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Fast reviews of recent releases

Body Count, Murder 4 Hire (Escapi Music). Fourteen years after infuriating law enforcement by releasing "Cop Killer" -- ironic, considering that Ice-T wound up playing a cop on Law and Order: SVU -- Body Count is back. The musical formula is the same, but this time war, rather than the police, is the target. -- Brandon Daviet

Los Lonely Boys, Sacred (Epic/Or Music/One Haven). "I don't care what you say/I'm gonna do it my way," Henry Garza sings on Sacred's first cut. Too bad his version of defiantly personal self-expression is so familiar. Despite the addition of occasional horns and organ, the new material is thoroughly unsurprising -- a well-played rehash of other people's take on rockin' blues. His way, indeed. -- Roberts

Midlake, The Trials of Van Occupanther (Bella Union). Midlake has broken decisively with its lo-fi past. Trials, a song cycle about a seemingly ageless character who watches the decades flicker past, is musically ornate, with flute, violin and bassoon all part of the mix. Add idiosyncratic lyrics, evocative melodies and sweeping harmonies, and the result is pop music that's as odd as it is lovely. -- Roberts

Small Sins, Small Sins (Astralwerks). This CD's jacket is dominated by photos of vintage keyboards. But the most important contributor to Small Sins' debut is singer-songwriter Thomas D'Arcy, who uses synthesizers (and the occasional guitar) to his advantage rather than letting them take advantage of him. This merger of man and machine produces charming, low-key pop that's as futuristic as yesterday. -- Roberts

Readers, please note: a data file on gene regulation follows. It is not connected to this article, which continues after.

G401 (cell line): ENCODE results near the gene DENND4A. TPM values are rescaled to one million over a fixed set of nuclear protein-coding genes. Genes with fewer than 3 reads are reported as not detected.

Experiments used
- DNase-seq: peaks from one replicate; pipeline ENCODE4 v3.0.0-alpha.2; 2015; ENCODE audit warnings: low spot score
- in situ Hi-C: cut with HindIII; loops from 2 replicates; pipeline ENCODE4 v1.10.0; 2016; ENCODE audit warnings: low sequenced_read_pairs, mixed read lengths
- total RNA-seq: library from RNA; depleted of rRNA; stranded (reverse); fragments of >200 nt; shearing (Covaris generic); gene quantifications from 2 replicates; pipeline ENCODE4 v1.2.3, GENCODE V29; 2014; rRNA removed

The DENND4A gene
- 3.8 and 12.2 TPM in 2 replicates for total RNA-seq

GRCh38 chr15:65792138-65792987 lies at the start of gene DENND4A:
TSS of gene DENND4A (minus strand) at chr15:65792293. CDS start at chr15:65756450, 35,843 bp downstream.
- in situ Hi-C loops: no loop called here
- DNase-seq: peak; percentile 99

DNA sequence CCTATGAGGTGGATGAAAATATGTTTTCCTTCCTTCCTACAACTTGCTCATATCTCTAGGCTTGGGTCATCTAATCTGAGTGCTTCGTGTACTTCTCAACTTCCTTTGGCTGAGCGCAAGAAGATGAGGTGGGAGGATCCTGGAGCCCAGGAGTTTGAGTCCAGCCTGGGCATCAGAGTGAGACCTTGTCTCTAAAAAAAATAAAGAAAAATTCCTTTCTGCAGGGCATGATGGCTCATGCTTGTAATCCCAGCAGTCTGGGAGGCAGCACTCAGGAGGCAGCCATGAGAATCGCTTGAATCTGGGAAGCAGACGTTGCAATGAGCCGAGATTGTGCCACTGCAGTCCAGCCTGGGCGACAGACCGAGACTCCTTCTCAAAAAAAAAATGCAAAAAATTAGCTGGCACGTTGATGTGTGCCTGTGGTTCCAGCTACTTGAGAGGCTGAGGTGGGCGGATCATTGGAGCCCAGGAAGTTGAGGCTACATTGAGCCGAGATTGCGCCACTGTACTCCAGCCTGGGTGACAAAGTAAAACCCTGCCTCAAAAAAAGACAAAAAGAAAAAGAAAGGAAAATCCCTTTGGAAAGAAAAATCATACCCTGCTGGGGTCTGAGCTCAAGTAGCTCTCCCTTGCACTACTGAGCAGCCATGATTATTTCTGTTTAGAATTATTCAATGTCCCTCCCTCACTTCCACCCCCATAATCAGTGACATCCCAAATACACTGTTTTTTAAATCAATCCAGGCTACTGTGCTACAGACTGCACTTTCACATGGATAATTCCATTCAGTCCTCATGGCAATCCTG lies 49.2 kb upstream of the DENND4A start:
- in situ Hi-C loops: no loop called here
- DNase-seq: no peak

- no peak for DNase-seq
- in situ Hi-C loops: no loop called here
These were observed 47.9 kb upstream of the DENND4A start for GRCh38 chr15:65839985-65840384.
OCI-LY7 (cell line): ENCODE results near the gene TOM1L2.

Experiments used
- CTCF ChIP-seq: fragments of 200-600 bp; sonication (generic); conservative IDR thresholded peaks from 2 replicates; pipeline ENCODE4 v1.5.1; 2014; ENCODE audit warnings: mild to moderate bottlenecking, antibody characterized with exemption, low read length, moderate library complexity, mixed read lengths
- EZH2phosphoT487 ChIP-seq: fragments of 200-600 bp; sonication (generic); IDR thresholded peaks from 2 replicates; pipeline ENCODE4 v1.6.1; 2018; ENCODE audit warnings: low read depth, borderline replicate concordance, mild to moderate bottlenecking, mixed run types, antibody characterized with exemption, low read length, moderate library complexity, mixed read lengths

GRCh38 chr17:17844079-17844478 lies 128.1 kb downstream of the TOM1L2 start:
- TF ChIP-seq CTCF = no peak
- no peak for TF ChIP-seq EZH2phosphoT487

Soul Asylum, The Silver Lining (Legacy). The good news (or The Silver Lining, if you will) is that this disc doesn't suck half as bad as you'd think. Everything sounds vaguely familiar in a retro alterna-rock sorta way. Which, coming from a band that has about the same cultural relevance these days as Loverboy, is about all you can expect. -- Dave Herrera

Vienna Teng, Dreaming Through the Noise(Zöe/Rounder). A sophisticated combination of chamber pop and jazz, Dreaming Through the Noise finds pianist Vienna Teng creating a sauntering, ethereal musical landscape -- due predominantly to her angelic, whispery soprano. Concerned with the trials and tribulations of love, Noiseborders on cliche at times, but manages to maintain originality and depth. -- Tracy M. Rogers

Paul Weller, Catch Flame: Live at the Alexandra Palace (Yep Roc). A guitar-driven mixture of Traffic, Curtis Mayfield and post-punk, Catch Flame serves as a live testament to Paul Weller's kinetic, fifteen-year solo career. Neo-psychedelic rocker "Porcelain Gods/I Walk on Gilded Splinters" and the philosophical piano ballad "Pebble and the Boy" demonstrate the range of Weller's musical prowess. -- Rogers

 
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